The Courier News from Blytheville, Arkansas on January 13, 1940 · Page 4
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January 13, 1940

The Courier News from Blytheville, Arkansas · Page 4

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Blytheville, Arkansas
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Saturday, January 13, 1940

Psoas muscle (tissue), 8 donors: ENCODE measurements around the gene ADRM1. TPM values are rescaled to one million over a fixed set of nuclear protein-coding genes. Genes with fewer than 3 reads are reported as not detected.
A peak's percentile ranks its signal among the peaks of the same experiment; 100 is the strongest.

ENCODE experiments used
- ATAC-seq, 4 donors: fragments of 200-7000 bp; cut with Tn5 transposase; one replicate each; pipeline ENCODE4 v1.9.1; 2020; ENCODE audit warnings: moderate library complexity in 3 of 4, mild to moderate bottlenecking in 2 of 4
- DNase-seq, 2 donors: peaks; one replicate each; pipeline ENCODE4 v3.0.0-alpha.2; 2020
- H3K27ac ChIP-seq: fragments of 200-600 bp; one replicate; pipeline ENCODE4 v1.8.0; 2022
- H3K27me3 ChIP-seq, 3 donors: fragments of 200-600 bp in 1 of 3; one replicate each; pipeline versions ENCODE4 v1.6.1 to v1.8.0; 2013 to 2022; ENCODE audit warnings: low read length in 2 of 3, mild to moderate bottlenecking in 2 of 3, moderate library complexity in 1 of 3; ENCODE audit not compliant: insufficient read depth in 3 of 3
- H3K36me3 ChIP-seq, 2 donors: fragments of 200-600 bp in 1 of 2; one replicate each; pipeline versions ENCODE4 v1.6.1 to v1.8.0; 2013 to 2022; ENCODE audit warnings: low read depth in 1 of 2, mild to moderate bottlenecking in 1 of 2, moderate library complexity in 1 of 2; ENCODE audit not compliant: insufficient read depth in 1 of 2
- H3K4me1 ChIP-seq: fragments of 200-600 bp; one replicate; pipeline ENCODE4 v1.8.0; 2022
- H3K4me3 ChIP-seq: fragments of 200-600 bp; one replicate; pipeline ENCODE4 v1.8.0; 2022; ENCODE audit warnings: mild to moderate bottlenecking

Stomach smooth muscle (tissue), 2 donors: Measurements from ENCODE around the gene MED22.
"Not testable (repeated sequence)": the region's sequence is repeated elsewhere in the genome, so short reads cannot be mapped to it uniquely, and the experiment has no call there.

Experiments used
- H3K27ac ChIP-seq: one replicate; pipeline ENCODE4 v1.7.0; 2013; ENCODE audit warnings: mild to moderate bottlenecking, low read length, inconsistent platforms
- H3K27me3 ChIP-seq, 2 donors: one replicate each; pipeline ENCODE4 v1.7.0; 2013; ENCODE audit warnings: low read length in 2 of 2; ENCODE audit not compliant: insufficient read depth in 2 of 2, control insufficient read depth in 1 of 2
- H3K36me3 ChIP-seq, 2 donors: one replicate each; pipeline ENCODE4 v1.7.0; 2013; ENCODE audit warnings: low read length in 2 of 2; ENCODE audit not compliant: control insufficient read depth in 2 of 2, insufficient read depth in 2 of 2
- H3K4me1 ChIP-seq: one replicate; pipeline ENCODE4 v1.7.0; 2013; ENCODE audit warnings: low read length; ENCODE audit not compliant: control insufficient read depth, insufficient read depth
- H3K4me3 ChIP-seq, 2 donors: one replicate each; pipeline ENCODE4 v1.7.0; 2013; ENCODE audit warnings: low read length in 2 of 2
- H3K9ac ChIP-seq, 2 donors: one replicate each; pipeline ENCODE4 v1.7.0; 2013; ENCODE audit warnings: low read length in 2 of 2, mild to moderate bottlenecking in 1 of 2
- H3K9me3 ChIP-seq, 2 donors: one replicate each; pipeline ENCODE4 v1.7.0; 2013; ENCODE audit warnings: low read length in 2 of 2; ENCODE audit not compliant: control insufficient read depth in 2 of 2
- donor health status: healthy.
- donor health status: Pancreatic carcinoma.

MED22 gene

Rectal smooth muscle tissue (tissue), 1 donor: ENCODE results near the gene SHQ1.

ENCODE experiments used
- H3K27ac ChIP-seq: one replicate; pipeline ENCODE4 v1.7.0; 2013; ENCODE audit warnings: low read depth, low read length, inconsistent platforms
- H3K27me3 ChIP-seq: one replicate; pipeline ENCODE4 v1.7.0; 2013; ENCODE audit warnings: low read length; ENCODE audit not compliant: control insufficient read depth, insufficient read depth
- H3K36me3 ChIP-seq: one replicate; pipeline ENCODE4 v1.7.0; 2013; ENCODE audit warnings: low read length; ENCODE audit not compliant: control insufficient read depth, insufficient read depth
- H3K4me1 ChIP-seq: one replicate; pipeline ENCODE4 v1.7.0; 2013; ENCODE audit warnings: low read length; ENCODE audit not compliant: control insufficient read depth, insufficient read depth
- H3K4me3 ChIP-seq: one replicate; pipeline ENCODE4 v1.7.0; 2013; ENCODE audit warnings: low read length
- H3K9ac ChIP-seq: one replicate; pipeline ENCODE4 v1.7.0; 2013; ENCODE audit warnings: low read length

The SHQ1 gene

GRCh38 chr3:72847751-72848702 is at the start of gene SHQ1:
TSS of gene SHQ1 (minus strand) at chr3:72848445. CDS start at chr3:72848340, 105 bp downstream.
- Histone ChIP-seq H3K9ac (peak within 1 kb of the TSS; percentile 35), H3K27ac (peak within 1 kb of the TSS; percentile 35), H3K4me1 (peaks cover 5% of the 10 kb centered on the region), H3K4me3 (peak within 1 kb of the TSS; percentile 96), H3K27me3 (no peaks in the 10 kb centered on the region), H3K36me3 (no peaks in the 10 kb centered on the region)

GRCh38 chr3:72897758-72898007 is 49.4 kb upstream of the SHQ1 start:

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PAGE FOUR BLYTHEVILLg, (ARK.) CQUUIEK NEWS joint Meeting Of Planters Gedit Group AnclFann Bureau Held OSCEOLA, Ark., Jan, 13— R. C. BIJRII of Osccbla was re-elected as a member of the board of directors of the Planters Production Cicdit Association, and dE. digger a-, of ^lytheville elected to succeed H. C. Knappenbeiger of that city as a. director, »l the niiiuial joint meeting of the Mississippi Comity Farm Bureau and Ihe Credll Association held at thc high school auditorium here yesterday. Mi, Bijan, who is president of ihe association, and Mr. an attractively R, E. Wallace «wc elected for « terra of three years. Other directors whoso terms carry over are Col. P. p. Jacobs of Grlrier, C S. Stevens of Blytheville, ami D. s. Laney of Osceola. Frank Bell Is secretary-treasurer of tlle county organization with K W Pouer )n charge of the Blyiheville neld office, This mcelhig held jointly each January attracts several hundred farmers to hear a report of Ihe previous year, financial standing ol (ho association, and a preview of the farm outlook for Die new year given by agricultural experts awl bankers. K. C. Bryan presided nl .the morning . session wlilcli w.is opened with music by the Keiscr high r.chcol band under the direction of John P. Keiser, followed with invocation by the Rev, Paul Galloway, pastor 61 the Osceol't Methodist church. Reports made by Mr. Bryiin, D. S. Laney, vice-president, and Seer rotary. Bell showed that 414 loans amounting to $553.000 had l>ee;i made to Farmers In Mississippi county during the past year. This brought the total amount loaned by the Association since It was organized on December 22, 1933, to 51,450003 After paying all expenses and providing necessary operating . reserves, the Association placed 59,853 in reserve, bringing the total reserves for Hie production of stockholders lo $19,565, or $3.50 for each $5 share of stcoi; owned by members. The 424 members now have 528,710 Invested In stock, representing 20.7 per cent ol the total capital. A feature of the meeting was Ihe presentation of framed scroll by representative of the Federal Intermediate Bank of St. Louis, outlining the eight cooperative servi:e principles followed by the association. Mr. Wallace addressed the meeting later on the "Cooperative Nature and Growth, of Farm, Credit Systems" and explained 1 the workings of the 12 Federal Intermediate Ciedit Banks of the nation and the 530 Planters Production Credit Associations. • Hay E Miller, secretary of Hie. Production Credit Corporation ol St. Louis, discussed In his address the underlying reasons for this organization of cooperatives, aud placed as the first factor entering into a loan, the character and moral integrity of the borrowei', above financial position, collator;'.!, or icpayment program. At the Farm Bureau meeting in the afternoon, Mr. Miller, who is recojj- i.ized as an authority on livesloiK situation, 'spoke on "Livestock Problems as They Affect Mississippi County Farmers." Although recognizing the advantages of the short winters, littlp shelter needed. and nearnefs to market, he warned against the hazards of over-expansion and inexperience. Other speakers at Die after-neon session, presided over by Charles Coleman, president of the Mississippi County Farm Bureau, were R. E. Short of Brlnkley, president of the Arkansas Farm Bureau; Col. F. P. Jacobs, E. H. Burns, county demonstration agent, and George Doyle, secretary-treasurer of the Colton Belt National Farm Lean Association, and Federal L'ind Bank represent alive In Mississippi county. Mr. Short, who spoke on agii- cultural legislation rnd farm organization and compared the relationship between agricultural and industrial products, prefaced his remarks with the statement that "you can't solve all the former: problems with creriil." Schwartz T<? Ad(dr?ss County P.T.A. Croup Herbert Schwartz, director of physical education at Arkansas I State College, Jonesboro, and a I well known authority on the sub-' ject of health oml sports, will bo the guest speaker at a incetiny of the Mississippi County Parent Teacher Association Friday at Wll- Demonstration Club News Notes son. Roy Dasvsou, superintendent of the schools at Osceola, will speak on "Problems of Arkansas' Schools" I ' Have All Day Meeting Twenty members of Ihe Armorcl Home Demonstration club had an ail day meting Tuesday at Ihe home of Mrs. W. O. Anderson. main dcmonslratlon was „ r for the other address planned fcr '"'''"• ° f j» alcl "IJ » mtUlress. The the all da session b Mrs. Marion •* !VO " 01I! 'I was given by Mrs. D. R. the all day session by Mrs. Marion ., Williams, of Blytheville, president | "''""; of the county group. Officers of the 19 units In the Alter (he dutch served, Miss Cora luncheon was Lee colcmiin, county are expected lo attend a ca " u , y holnt! dMnoaslrallon agent, , exv "'""' .nceling of the executive board at , ,. , 9:30 o'clock prior to registration, ,°''stn>«oii work, plmses of thc <lcm which begins at 10 o'clock. mill IVL-fcli^ HI, 1U UI'IUUK, i. * Music by the Wilson school band: l( - 01 ' l ' n(! M( ivolloiml led by (lie Rev. c. Nor- J*'™ 5 ™* | During the social hour, Mrs. Metzgar, Mrs. Robert d Mrs. W. L, in tllc Smith rc- Methodist chureh; Mr, Dawsoit's colltes t s thrcctcd by thc rcweatloii- adttrcss; a health motion picture '" Jclulel '' to be presented by the county rlle " health unit, and a business ses- 30 at tlle llon!0 ° r Mvs - D - R - Oar - slon will make up the morning pro- rlle " m will be Jan. !lel ' gram. I Lunch will be served in the home economics cottage of the hiijli' nstall Ofliccrs Mrs. Albert Payne was installed school, where the" nicelliig"'wlli"ne " s ! 1|ic - sill ™t of Hie Dogwood Heine held, with Mrs. Williams prcsld- [Jcmonslrfittan club Wednesday ing. In tlie afternoon session, Miss i when 12 members of Ihe group ut- w-mi _ AIJ tended the meeting at the club Ruth Moruaii7"('f"\Vllsoiir"vvi'll piny ht » lsc - M >'s. Payne and Mrs. Mara piano solo before Mr. Schwartz vii^ Lane were hostesses, speaks-on "Health and Sports." Mystic To Appear Here Special And Sometime Bi- zarrc Techniques Arc Meld Necessary WASHINGTON (UP)-u.s ecu sun bureau officials 'have been forced to work out special and sometimes bizarre techniques to take the 13tO census ' in Hawaii, Puerto Rico, Alaska anil other OIH- hmi areas. census taking in continental i United Stales begun Jan. 2 | )u t j t) Alaska work commenced last Oct because of climatic conditions, Seine temporal adjustments also litKl to be made in other outlying ureas. Enumerators must travel by dolled. airplane, bunt and snowshoe to canvass residents' of [rigid and sparsely-settled sections oi Alaska, while others-, ' In densely- populated, tropical Puerto liico, must niiika their way much of the time by horseback and afoot. ' ' Like Puerto Ricu, Hawaii's climate is always suiuiy aii^l vfar»n but unlike the Caribbean Island. Hawaii Is sparsely settled and miicli of the territory is covered with Other officers installed were: Mrs. Ed Craig, vice president; Mrs. ] j' 0 ', Ficemonl Scrape, sccrclary; Mis. | ho ,. SI . or automobile. era-1 • by { years ago — the same year lhat Washington was admitted l,o the uiiJon—and Jias withstood (he ravages of time with few Improvo- eents. it has no clecti'lo'llghls and an old-fashioned stove supplies the heat. Pupils *it at desks on SATURDAY, JANUARY 13, 19«!0; Widespread Use of Gas' f Seen on Western Front PHILADELPHIA (UP)—Dr. New; which are carved the names and i tne comb K. Chaney, who produced initials of their fathers and mothers. But Mrs. Barnes, who once was principal of a large city school, would not change for all of her august position. "There is an Independence here gas masks for American troops during the World War, predicted here tlial troops wi|l M j scared by mustard gas and choked ! by chlorine and phosgene as sooii ! as they emerge from the Magtnot i and Siegfried lines. ':. "As soon as they sec possible" that you won't find in larger ' advantages, both .sides will'almost schools," she says. "These children .inevitably use gas in the present learn not only to help themselves war," Dr. Chancy said. -That 5 will (but to help each other." ' j be when fighting starts In opeii — - I country. •". insulin, a diabetes remedy, has' "Gas would be an Ideal offensive" nrrV i i I"'.,, H S00d t<mlc alltl wca l>°» tor a Russian campaign weight, builder. In pin , anU nexl smnlner; , " ,, Mrs. Ulc . meeting will be nt tile home of Mrs. Chiirlcy Lutes. Tn Sfsi-f On .Raymond Stringer, treasurer; u ™ , o . , i 01 ™'-'" B <Wtl, reporter. Her £Znd bcrapbook Mrs, U. Carrell, rellriiiB piesi- dent, was in charge of the inslalla- With the coming of 13-10. Mrs. I 110 ' 1 smJc . c /. B. Williams had an excuse to 1 Du) '," 1( ; llle m ' smcsii session, It start another scrap book. Alter iWas dre!llccl ncl to move the club aving tnacic 21 large books in the past five years she decided the new year gave ner siiiflciem reason "lo make just one more." Mrs. Williams, who recently went to San Francisco, Calif., to spend tlie winter with relatives after several months here and in -traveling, nas a hobby for scrap books nnd her entile life lias been such a colorful one that It provides themes for interesting memoirs. ihe lad sucn a busy life last year traveling here and there tn the Makes Bedspread Out Of Eight Flour Sp.cks Many people make articles from Hour sucks but few can make "creations" which arc admired by persons of fastidious taste. Yet Mrs. J. E. Mansllcld who resides on a Farm Security Administra- initcd states that she had lo make I lien farm in southwest Mississippi live scrap books In 1939. One is of the San Francisco Fair, which she loved—from its naughty shows lo its most cultured exhioll^-she admitted even though, she Is "a iile past 70." Another is of n trip she hns just taken into Mexico, accompanied by Mrs. U s. Briscoc who formerly lived here and who now Is In Hnrlongen, Texas. After visiting Sirs. Brlscoe In her new homo, her hostess took time olt from her employment in an office to go with Mrs. Williams through Texas me! into Mexico where they col- County, has done Just that. At an expenditure of 51.05 and eight flour sacks she made a- bedspread which would be cheap if sold for $5 and which lias been greatly admired by all who have seen it. It took the.'eight squares from Hour sacks, ten bolts of white rick (rack and one spocl of white thread i i i ' l " mak bedspread with the rick rack used between the squares jof uniroiicd sacks to make a ciink- i ly cited. I In ntllUon lo tlic bedspreads, -., , , , lectcd sdiivculrs for n scrap book • f"' 6 ', Malls(icW '«>« atlrnctlve dull tlicy vlslte'd places of Interest towels,, sucst towels, wash cloths, Mrs. WilllaiiLq isn't sure when she will be home again but she'll bring her latest scrap book to show her many friends who love Mrs. Williams and her gay manner which has not been dampened through sorrow, nge or illness. Mind Your Manners Test your knowledge of corrpcl social usage by answering the following questions, the against the autlioriutive answers etow: . . I >a9W 1. Is it correct lo use fruit instead of flowers as a centerpiece for the dinner table? 2. HOW fnr apart should one set the plates at table? 3. What is the limit to the number of knives and forks that may be ut each place when the table is set? 4. Where is the water glass placed? ' 5. If there Ls no other illumination than candlelight, wlml is a good rule to follow in deciding the number ot candles lo be luecl on" n Dinner table? What would you do if— You are a hostess, deciding how many salt cellars and pepper pots should be on your table. Would you— Oa Put a pair a l every other place? (b) Have one pair for the tnblc? Answers 1. Yes. aiid hand towels made from flour sacks as well as dresser scarfs and luncheon sets made from tops of cotton pick sacks. So apt is she with using leftovers tliat after she has remodeled old clothing for some member ol Ihe family she uses the remainder for hooked rugs. Old.stockings'nrc also used for rugs. An example was a suit made for her daughter from an old coal. The crepe lining was used to (nnko tllc blouse and the inner lining of flannel wns used for u smock which Mrs. Mansfield wears when doing outside work. Mrs. Mansfield is one ot the most outstanding ivciuen in the 2D7 families iu the Mississippi County PSA project, 155 ol which live on Hie Mlssco farms where the Mnnslield fninilv "resides. MEMORY LANK Oral Konc Also Difficult I Thc Great Kir-ma, internationally renowned mystic will appear at i ! " >c Ro!iy T "™tre all next week, beginning Sunday. His program i:i i J lie Panama Canal Zone offers jBlytlicvtlle is a busy one for in addition lo his ammrnurs nl thc! : s? Pte 5 t'^^sss^ r ire hc lvm lwnnte a wm « wo " iai1 in a ^ » ^ miles on either side of the caiuil, Ve an """"'"Wlc and a tractor blindfolded through the streets and i enumerators often are required to reach the populace in the remote ([tens by native boats, known as "cayucas." Settlements often perform oilier baffling feats. located In the jungle iilon^ waterway. Travel difficulties are not the only problems that beset census takers. In Hawaii, for example, there is a language problem.. Tlic 1930 census showed that the island's population consisted chiefly of siieii diverse groups as Chinese, Japanese, Portuguese, Koreans. Puerto Ulcans, Filipinos, Negroes. Hawaiians, Caucaslan-Hawaiians, Asiatic-Hawaiians and Spanish. A tolal of 154 Interpreters had lo ba used along with the regular force of 200 enumerators to make Ihe 1930 count. In addition to this problem, census takers were commuted with the task ol convincing many of the islanders lhat, they were not representatives of the immigration bureau in Washington. Tlie governor issued a proclamation printed in Chinese, Japanese and three Filipino dialecls urging residents lo cooperate with the enumerators. Planes Used in Hawaii To reach thc various islands thai belong to the Hawaiian groups, census officials must travel by boat and airplane. Puerto Rico, one of the most densely populated areas in the world, offers no problem iis far as distances are concerned. Within its) x 3.435 miles are more than 1,500,-1 [ 000 persons. Tlie average number of ; inhabitants per square mile in 1930 | exceeded 449. The 1930 count showed that about 1,147.000 white persons and nearly 400,000 negroes lived in Ihe island. There were only 38 persons of other races living there. George C. Junior, Washington, a veteran census field man is scheduled to manage Puerto Rico's csn- sus. He is considered well-versed in Latin American affairs. Other outlying areas where the census will be taken are the Virgin Islands, Guam, American Samoa. Noted Mystic To Hypnotize Girl In Hard a way's \Yindo\\ \vho will play thc Rosy theatre, The Great klrnia. hUeniationally known mystic, next week at , starting Sunday, will hypnotize a. youn« woman in Haulaway's win- dons Wednesday morning, January 18 nt 10:30 o'clock. She will remain there until ap- carried lo the proximalety i p.m.. then will be removed to the stage of the Roxy icjular Read Courier News want ads. theatre for awakening at Kirma's Much interest attaches lo tlic i performance, in which Kiimu will! employ no mystical waving of' hands but instead ivill w a j Zenith radio. Loud speaker ar-1 ranjemcnls have . been nmly so'. thai Kirma's every word may be j crowd, expected to; attend the demonstration. Butch, the cat pictured above, has patches of black fur at either side of his nose, and there's some folks as say he's Hift spittiii' image- of a certain European statesman. BuU-h is tlie pel of • Mr. jind'Mrs. Clioster Itcnlcy. of Boston, Moss. ,...._ 2 -Two (eel tiom one plate center ' Other entertainment fcnturcs ol '° " ID Ilc xt is n comforuuic dis- the day's meeting were music numbers by the girls' trio from ihe Eurdette school. Dorothy McKay, Ecrctny Ayccck and Virginia Moreland, accompanied by Miss Marjorie Varncr; solos by Jtan Chiles, and numbers by the qlee elub from the Osceola 'colored high s".hool. W. W. Fuqua of St. Louis, secretary cf tlie Livestcck Prociuceis Commission Association, and a (ii- rr-ctor of the National Liv^lccl; Marketing Associalion, was aly> a visitor'-and spoke, of the and hoj cr.tltok ' for in 10 stressed orderly marketing ot r.ncl tanco. 3. Not more than three forks and knives . •t. Above the knife or knives. 5. One (or each person at table Best "What Would You Do" solution—(a). St. Louis Sets Up Rules For Good of Peclestvian : ST.. LOUIS (UP)—H a pedestrian wanls lo remain within the law in St. touis he won't: Walker Park Gates To Close At 9 P. M, Gates of Walker i', 1r k «ill be cased at r.iuo o'clock each night. <or the remainder of |hc \vlnlr.'.| cvccpt where special permission is' asl:cd tcr parties, bc-jlnnim Sun-' ci?.y nis'nt. II was amunmcrd today by Ihe Mississippi County Fntr Asftcialion which hns the carp rf thc park. Read a newspaper while crossing because of destruction of the a street. Stand in the street and talk. Carry bundles cr other objects, „,,..„ alm llu , s In a way that obscures his view of, the [.hca?ants. It MRS a!;,o caretaker hurt announced Him \\\Q\ Sivcn orders in the BLINDFO p.m. the subject will be! awakened sufficiently to takn nourishment. I Unusual'Honor Fails ' To Sway Rural Teacher SPOKANE, Wash. (UP)-The entire student body—12 in number— • turned out Is welcome Mrs. Gladys ! D. Barnes back lo her "little school among the pines" the day : she was elected president of thc' Washington Education Association, i The first rural teacher in the : history of the association to be chosen president, Mrs. Barnes presides over a schcol trmt is historically famous. The building was creeled 50 KIRMA Selects CALDWELL'S BEAUTV SHOP Famous Mystic Chooses Us for Task of Beautifying His Girl Hypnotic Subject She'll be in our salon Wednesday evening bei'oro entering Harda- 1 way's window for her long hyp* i.iolic sleep. See her in the window and learn i'or yourself if Kinua's •judgment'was justified. CALDWELL BEAUTY SHOP First Nuliunal littnk Hldg. the Great featured at Koxy Theater All Next. Week Will Be a Guest at DHARDWA8E Monday at About 1:30 l\ til. BL1IFOLSED MYSTIC Will I-HE'LL y§E TIE to shoo! all dogs found park in tlic future. This action was made fowls by the 0035. Yesterday, dogs killed six ducks, leaving only five' there and cojs have also destroyed 'Quality, Variety and Values" Phone 32 The Mystery Man Of India I'or tlic safest driving; KlUMA Chooses GOOUVEAR. lie picscnl when (lie Crcal Kinm explains just why lie t-iiooscs Ihis tiro and tuba lor his [hinseriws hlimlfold drive. M our slcre, Monday, Jan. 15, 1:1(T I'M. •\ Rrcat ininbiniition for safer driving the Cioodyrar "G-:!, All Wcal'i- ""' lire :1[ ,,i me I.ifc-Uu.ird Tube. IA lire wilhni a live). Slippery streets mrau nothing to the Goodyear "G-3". The >ptci:illy designed 'trend assures I.rolcilion on the most dangerous ol rnrds. And the l.ifc-Guarrt lube provides 'Life Insurance" in itself. N'o more [car cf tloivouls on curves or at high speeds. Thr inner tire is always at liiuul to take over in the event lli:il |he 'oilier lulic blows nut. Don'l drive anotlier day without Ibis ullra uolcclion. Come in and lei u-s pill a .set ot Ccody&'irs on your t ir. Sec the. (..real GOOUYKAK'S LATEST I'A.MOtS "G-3 ALLWEATHER" In&i&t on GOODYEAR! > In i'crson Al Our Hlorc Jlonday—1:15 P. M. CASING FAILS! TU3E BLOWS! SAFE ON LIFEGUARD! ervice 4H) W. Main St. Phone 898